Sister Morgan, I was going to buy a shirt that said this, but then didn't. Thought it'd be pushing it too much. And as a side note, this post is not meant as an example of fine writing. Just musings.
Three experiences typifying the development of my social interactions.
Fall 2007. I was visiting some friends up at the Ridge. Four girls and I were seated in stiff but attractive metal chairs around a rectangular table—the chairs were thick and heavy, and didn’t slide to or from the table easily. I was sitting at the head of the table, my chair a little farther back than the rest of the company. I watched them give one cheap joke after another, with everyone laughing sharply after each line. Remember to keep smiling, I told myself. I studied their faces, trying to see what I could learn from their eyes. Nothing intellectual; intelligence would intimidate them, and they’re only looking for a cheap laugh anyway. One of them, a tall and strong highlight blonde with pig-pink skin (sorry, it’s the best color I could place it with,) offered some double entendre. Something stupid for a cheap laugh. Give them what they want. “Wait—what do you mean by that?” I said. I pulled the right side of my mouth up into a smile, and they exploded in laughter.
February 2008. My New Year’s resolution had been to be more honest and real in my dealings. I realized I had been manipulative and a bit controlling (I referred to it as “guiding” social situations at the time, perhaps to abate my conscious,) and that wouldn’t produce a good relationship. At this point, I had been dating my girlfriend for about a month, and was comfortable acting naturally around her and just “being myself.” I no longer deliberately chose each of my words, as I did in the fall, and I’d stopped constantly analyzing people, too. Let what happens happen, I thought. I was in a relationship, and I was happy, and so what could go wrong if I didn’t constantly monitor all of my actions?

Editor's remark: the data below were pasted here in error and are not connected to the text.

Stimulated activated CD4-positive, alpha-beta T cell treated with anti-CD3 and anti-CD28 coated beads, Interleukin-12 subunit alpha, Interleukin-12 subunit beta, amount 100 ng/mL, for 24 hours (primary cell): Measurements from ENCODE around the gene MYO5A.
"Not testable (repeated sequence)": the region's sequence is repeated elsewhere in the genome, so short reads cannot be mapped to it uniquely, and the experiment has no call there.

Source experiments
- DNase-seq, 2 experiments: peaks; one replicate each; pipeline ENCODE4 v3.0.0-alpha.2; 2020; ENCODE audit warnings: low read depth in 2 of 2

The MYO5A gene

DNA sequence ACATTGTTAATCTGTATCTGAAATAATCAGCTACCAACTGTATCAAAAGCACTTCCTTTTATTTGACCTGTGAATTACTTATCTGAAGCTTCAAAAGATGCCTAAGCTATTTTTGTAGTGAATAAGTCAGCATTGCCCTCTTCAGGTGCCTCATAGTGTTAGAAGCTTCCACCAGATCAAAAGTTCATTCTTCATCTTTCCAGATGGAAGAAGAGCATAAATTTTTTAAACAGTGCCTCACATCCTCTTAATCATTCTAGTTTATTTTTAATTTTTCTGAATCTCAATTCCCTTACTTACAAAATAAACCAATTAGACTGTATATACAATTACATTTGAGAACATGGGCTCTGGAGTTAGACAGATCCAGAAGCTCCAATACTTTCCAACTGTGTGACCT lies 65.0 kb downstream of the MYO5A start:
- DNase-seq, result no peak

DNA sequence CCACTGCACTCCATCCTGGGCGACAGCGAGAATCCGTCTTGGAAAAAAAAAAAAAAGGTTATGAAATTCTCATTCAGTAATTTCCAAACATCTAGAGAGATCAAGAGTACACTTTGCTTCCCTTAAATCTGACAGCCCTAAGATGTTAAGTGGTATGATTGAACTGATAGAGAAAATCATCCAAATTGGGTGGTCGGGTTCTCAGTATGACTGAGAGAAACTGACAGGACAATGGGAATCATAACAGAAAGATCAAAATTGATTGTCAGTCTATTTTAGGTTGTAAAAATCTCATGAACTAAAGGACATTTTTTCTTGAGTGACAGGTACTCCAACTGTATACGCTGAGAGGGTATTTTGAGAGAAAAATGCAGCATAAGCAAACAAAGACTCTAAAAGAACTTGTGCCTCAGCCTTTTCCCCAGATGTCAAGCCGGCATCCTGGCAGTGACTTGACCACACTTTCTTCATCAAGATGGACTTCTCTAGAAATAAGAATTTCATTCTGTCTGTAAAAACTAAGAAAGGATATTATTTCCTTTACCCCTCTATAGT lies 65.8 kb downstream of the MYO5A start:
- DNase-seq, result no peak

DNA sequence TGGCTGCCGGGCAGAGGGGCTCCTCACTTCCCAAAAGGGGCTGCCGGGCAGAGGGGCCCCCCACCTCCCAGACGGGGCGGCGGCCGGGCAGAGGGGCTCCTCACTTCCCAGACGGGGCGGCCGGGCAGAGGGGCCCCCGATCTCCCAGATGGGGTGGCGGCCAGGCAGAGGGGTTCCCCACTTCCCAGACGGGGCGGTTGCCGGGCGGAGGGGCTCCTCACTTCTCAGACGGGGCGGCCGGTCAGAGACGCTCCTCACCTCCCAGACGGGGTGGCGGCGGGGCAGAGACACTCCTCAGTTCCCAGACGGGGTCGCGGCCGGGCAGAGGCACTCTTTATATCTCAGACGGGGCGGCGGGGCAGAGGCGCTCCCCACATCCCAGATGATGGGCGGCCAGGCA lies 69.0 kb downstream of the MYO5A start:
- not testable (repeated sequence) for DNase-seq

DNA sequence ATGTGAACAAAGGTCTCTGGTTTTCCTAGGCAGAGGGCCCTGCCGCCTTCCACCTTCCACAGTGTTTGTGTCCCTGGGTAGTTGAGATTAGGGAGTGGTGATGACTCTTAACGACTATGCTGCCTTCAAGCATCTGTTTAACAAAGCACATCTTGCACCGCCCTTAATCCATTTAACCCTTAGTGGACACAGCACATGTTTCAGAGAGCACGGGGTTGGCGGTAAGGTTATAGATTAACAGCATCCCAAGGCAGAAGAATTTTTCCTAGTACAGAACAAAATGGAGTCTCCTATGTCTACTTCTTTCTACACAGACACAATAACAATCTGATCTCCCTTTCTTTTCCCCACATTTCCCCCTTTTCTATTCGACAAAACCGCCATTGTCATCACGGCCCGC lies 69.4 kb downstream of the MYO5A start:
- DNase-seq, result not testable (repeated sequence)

At the Writing Center, I was talking with one of the other black vests. Every time I picture myself saying something stupid to a person I’m trying to impress, it’s always to Jacob, so I’ll just use him. I was leaning on the lip of the front desk, making light conversation with him—telling a story about a funny session I had, or asking about the most interesting thing he’d learned so far from observing his sessions. I was talking, but I wasn’t thinking about what I was saying. He made some statement, or asked a question, and I gave a mildly offensive reply as a joke. He smirked uncomfortably, and then went to work on his twenty-sessions essay. I don’t remember what I said; at the time, I was only trying to impress one person, and she wasn’t there.
Now, or maybe a week ago, I don’t care. Walking on the sidewalk between the Clark building and the grassy quad by the library, I was thinking about myself. Why was I in more control of my tongue when I was being controlling? A girl was sitting on the middle of the grass, her pants rolled up above her calves and her sunglasses eyes looking into some paperback novel. She’s cute. It can’t possibly be that it’s good to manipulate people, even if it’s for a decent cause, so how do I find a balance where I’m carefully choosing my words but not doing it to control? I shuffled forward, tugging up at the leg of my jeans which had slid down and caught under my heel. The day was bright, but my sunglasses made life look less colorful and more gray—the walk between the Spori and that wall behind the Kirkham wasn’t a exactly very vibrant place anyway. My mind flashed back to the times in seminar where I had hastily pushed out a response to a question I hadn’t really understood, or when I was simply talking to a co-worker and I would lose control of my words and make myself appear as a brainless idiot. It seemed like the deliberateness I once utilized had slipped out of my grasp, like my words had taken lives of their own. Talking to friends and associates I respected had become a nervous endeavor—my words seemed to be unbridled and often betrayed me. I had recognized the lack of attention I was giving my world and how dead I felt after the break up, and trying to rectify that, I made an effort to pay more attention. The dirt where the lawn would soon border the street was a rich brown—I walked to the edge of the sidewalk to be close to it and look at the pebbles and grains which speckled the soil. My mind flashed back to the fall when I met my friend Cici. In a second, I saw that her apparel and demeanor was light—jeans and a t-shirt, lighthearted ditzy jokes—but that she also had a deeper appreciation for important manners than she let on.
It would take work to get back to that point.